Shortly after joining the ranks of the unemployed, thieves stole thousands of dollars of work clothes, nearly my entire wardrobe, from the back seat of my luxury SUV(I get misty eyed just remembering both the clothes and the car). Divine intervention? My friend, who is an independent filmmaker and knew of my life-long passion for writing, did not comfort me after the loss of my exquisite Piazza Sempione trench coat (like I had hoped he would) and instead said this, “Thank God you were robbed! You need to make it hard to go back to the way things were…”
The way things were…like fearing that I was accidentally going to crash my car into the viaduct on the highway…every single day…so I could stop racing…no one was going to tell me to get off this track…how many laptop keyboards could I destroy with my fists or cellular phones accidentally get thrown out my second floor window? I needed Divine intervention…
A few months later, I beat out 12 candidates for another high-pressure/paying job where I would make even more money than before. The recruiter said “I must have you!” but I just had to meet his boss, who was flying in especially to meet me. I was going through these motions because I thought this was what I had to do, rather than what I wanted. A girl without a familial golden parachute. A girl who had to feed and clothe herself. A girl who to this day still thinks she might end up in a woman’s shelter and has made numerous friends promise that she can live in their garages or guest rooms if it came to it. A girl who feared risk with every fiber of her body.
The day of the interview I had a terrible bout of what I assume was again – Divine intervention. I was throwing up and experiencing diarrhea that only Judd Apatow could possibly understand. I was so nervous and dehydrated that I could barely talk, my face looked slimy and green, my teeth were chattering and my limbs were shaking. I drank a cup of coffee, thinking it would wake me up, but instead I had gut wrenching stomach pains and was sweating worse than Mark Wahlberg after the seventh take of a sex scene in “Boogie Nights.” Even my normally cheery mother was rendered speechless when asked, “How do I look?” When she dropped me off at the interview, I told her to circle the block. My spasm filled guts told me this wouldn’t take long…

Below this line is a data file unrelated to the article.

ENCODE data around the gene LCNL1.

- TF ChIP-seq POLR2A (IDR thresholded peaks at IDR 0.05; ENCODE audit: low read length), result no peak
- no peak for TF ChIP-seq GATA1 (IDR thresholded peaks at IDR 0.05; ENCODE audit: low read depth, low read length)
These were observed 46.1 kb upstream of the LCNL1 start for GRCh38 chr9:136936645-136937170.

I sat in the conference room as my limbs jerked involuntarily and as sweat dripped from my forehead and onto the table, and then my dress, even though the room was a crisp, cool 60 degrees. The group of people assessing me were still wearing their coats and even sweaters and I was burning up so badly that all I yearned for was stripping off my constricting clothes and emptying the water cooler bottle above my head and over my naked body, in the hallway, followed by an old fashioned, satisfying, mouth open and drooling, nap, on the drenched, industrial grey carpet, like a happy hippo in a mud pit.